Ah, the siren’s call of an urban myth. When it seems like everyone you know has heard the same story, it’s easy to convince yourself it is true. But when it comes to investing, listening to a myth can lead you to invest in a way that doesn’t suit your individual needs, or even to avoid investing altogether.
Now is the time to get the facts on three common myths about investing.
Myth #1: Stocks are too risky.
Reality: One of the best ways to give your money a chance to grow over the long term is by investing in stock funds.
U.S. stocks have consistently earned more than bonds over the long term.
- In fact, stocks have returned an average of 10.9% each year for the last 50 years, while bonds returned 7.2% and short‐term investments returned 4.5%.1
- What this shows is that stocks typically offer more potential for growth over the long term, despite regular market ups and downs. That's why investing in stock funds is so important when saving for a long-term goal like retirement.
And while market downturns can be scary, you can take the edge off your fears by remembering that the market is cyclical. It has highs and lows. Unless you’re expecting to retire in the next five years or so, your savings in the UC 403(b), 457(b), and DC Plan is there for the long haul. The key is to wait through the fluctuations, trust your strategy, and stay the course.
As a general rule, the longer you have to invest your money, the more you may want to invest in stock funds, because time can help smooth out short-term ups and downs.
- Consider this: Between 1971 and 2020, investors who held a one-year investment in the stock market had a 20.4% chance of loss. Holding that stock investment for five years reduced the chance of loss to 8.3%. And holding it for 10 years reduced the chance of loss to just 3.3%.2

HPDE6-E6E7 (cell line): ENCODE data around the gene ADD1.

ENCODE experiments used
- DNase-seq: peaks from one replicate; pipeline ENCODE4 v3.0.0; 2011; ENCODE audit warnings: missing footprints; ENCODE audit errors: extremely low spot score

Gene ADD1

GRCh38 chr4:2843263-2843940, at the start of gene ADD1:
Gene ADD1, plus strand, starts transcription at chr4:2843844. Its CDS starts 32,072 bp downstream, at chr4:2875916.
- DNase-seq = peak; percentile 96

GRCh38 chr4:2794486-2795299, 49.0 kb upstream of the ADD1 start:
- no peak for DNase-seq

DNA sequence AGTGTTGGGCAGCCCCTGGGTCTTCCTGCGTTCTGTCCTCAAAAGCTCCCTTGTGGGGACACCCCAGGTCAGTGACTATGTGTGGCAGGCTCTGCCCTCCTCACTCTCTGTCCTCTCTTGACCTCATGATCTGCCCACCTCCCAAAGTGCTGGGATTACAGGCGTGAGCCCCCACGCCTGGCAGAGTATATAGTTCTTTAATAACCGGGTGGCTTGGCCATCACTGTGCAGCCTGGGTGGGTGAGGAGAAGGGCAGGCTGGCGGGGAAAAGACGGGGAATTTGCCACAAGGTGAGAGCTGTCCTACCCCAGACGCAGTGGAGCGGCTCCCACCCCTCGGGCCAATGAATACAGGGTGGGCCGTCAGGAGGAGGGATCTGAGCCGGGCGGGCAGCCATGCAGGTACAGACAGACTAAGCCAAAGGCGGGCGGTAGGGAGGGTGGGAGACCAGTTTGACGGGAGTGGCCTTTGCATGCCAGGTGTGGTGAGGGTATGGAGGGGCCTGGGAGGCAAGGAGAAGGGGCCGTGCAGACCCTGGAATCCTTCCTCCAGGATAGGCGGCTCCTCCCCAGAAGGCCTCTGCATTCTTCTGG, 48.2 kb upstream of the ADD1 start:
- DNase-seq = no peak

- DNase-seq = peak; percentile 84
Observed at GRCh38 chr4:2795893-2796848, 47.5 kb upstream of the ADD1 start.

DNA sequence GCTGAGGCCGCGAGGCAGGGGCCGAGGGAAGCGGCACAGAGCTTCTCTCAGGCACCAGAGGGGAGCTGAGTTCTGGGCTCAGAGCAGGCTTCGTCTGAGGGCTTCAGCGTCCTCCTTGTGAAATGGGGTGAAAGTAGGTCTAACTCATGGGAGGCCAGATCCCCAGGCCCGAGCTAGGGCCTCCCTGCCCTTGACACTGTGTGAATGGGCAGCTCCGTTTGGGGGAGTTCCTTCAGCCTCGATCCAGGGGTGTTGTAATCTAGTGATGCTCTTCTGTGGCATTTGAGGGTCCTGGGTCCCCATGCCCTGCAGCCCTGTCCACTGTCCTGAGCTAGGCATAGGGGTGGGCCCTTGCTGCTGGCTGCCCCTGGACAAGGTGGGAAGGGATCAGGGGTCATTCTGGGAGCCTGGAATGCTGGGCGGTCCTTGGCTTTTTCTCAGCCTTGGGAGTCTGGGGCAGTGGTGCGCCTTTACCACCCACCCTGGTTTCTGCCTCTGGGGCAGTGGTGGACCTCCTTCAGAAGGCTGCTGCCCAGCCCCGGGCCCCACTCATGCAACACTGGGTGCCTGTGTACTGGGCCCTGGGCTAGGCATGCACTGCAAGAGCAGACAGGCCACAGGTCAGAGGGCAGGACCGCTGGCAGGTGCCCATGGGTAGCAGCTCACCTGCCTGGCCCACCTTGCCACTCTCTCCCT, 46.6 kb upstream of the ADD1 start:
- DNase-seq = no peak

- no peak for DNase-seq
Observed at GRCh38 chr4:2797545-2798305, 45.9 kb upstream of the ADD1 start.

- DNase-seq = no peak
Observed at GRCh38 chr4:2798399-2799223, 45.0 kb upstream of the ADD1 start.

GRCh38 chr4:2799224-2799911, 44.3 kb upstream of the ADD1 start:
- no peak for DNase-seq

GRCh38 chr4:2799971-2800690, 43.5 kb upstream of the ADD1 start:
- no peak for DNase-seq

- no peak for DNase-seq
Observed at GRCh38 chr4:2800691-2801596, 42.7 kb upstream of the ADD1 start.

- Of course, the mix of stocks, bonds, and short-term investments that’s appropriate for you should be based on your tolerance for risk, your financial situation, and when you expect to start withdrawing money from your account.
How $100 Grew Over 50 Years (1971-2020)
10.9% average annual return
7.2% average annual return
4.5% average annual return
Strategic Advisers and Morningstar/Ibbotson Associates. Hypothetical value of assets held in untaxed portfolios invested in US stocks, bonds, or short-term investments. Actual historical data were used to compute the growth of $100 invested in these portfolios for the 50-year period ending in December 2020. Stocks, bonds, and short-term investments are represented by total returns of the S&P 500 Index from 1/1971 – 12/2020; Dow Jones Total Market from 1/1971 - 12/2020, US Intermediate -Term Government Bond Index from 1/1971 - 12/2020; Barclays Aggregate Bond from 1/1971 - 12/2020, and 30-Day T-Bills.. Past performance is no guarantee of future results.
Myth #2: Investing is hard.
Reality: UC Pathway Funds make it easy.
Investing for retirement may seem overwhelming, but it doesn’t have to be. The UC Pathway Funds make investing simpler by providing a professionally managed mix of stock funds, bond funds, and short-term investments, all in one fund. These funds are designed for investors who want to simplify allocation decisions by using a professionally managed, pre-defined asset mix. Here’s how they work: